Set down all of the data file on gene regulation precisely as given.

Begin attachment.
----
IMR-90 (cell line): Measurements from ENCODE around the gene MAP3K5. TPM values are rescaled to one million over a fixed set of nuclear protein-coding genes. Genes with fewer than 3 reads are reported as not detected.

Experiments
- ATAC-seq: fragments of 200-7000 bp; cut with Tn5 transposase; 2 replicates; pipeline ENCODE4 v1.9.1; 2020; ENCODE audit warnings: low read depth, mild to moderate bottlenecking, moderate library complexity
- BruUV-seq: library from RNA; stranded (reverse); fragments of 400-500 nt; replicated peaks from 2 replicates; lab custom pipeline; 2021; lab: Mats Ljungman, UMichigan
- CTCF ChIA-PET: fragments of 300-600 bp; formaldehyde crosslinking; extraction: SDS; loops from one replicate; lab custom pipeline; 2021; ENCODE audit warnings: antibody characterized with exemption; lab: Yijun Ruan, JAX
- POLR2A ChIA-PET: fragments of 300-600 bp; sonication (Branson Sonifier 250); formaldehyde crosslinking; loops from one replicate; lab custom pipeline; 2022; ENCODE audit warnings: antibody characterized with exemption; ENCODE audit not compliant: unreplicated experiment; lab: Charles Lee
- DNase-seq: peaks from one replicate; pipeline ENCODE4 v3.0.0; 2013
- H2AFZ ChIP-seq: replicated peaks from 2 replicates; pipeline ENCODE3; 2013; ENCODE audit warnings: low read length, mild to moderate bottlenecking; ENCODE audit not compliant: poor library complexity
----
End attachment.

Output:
IMR-90 (cell line): Measurements from ENCODE around the gene MAP3K5. TPM values are rescaled to one million over a fixed set of nuclear protein-coding genes. Genes with fewer than 3 reads are reported as not detected.

Experiments
- ATAC-seq: fragments of 200-7000 bp; cut with Tn5 transposase; 2 replicates; pipeline ENCODE4 v1.9.1; 2020; ENCODE audit warnings: low read depth, mild to moderate bottlenecking, moderate library complexity
- BruUV-seq: library from RNA; stranded (reverse); fragments of 400-500 nt; replicated peaks from 2 replicates; lab custom pipeline; 2021; lab: Mats Ljungman, UMichigan
- CTCF ChIA-PET: fragments of 300-600 bp; formaldehyde crosslinking; extraction: SDS; loops from one replicate; lab custom pipeline; 2021; ENCODE audit warnings: antibody characterized with exemption; lab: Yijun Ruan, JAX
- POLR2A ChIA-PET: fragments of 300-600 bp; sonication (Branson Sonifier 250); formaldehyde crosslinking; loops from one replicate; lab custom pipeline; 2022; ENCODE audit warnings: antibody characterized with exemption; ENCODE audit not compliant: unreplicated experiment; lab: Charles Lee
- DNase-seq: peaks from one replicate; pipeline ENCODE4 v3.0.0; 2013
- H2AFZ ChIP-seq: replicated peaks from 2 replicates; pipeline ENCODE3; 2013; ENCODE audit warnings: low read length, mild to moderate bottlenecking; ENCODE audit not compliant: poor library complexity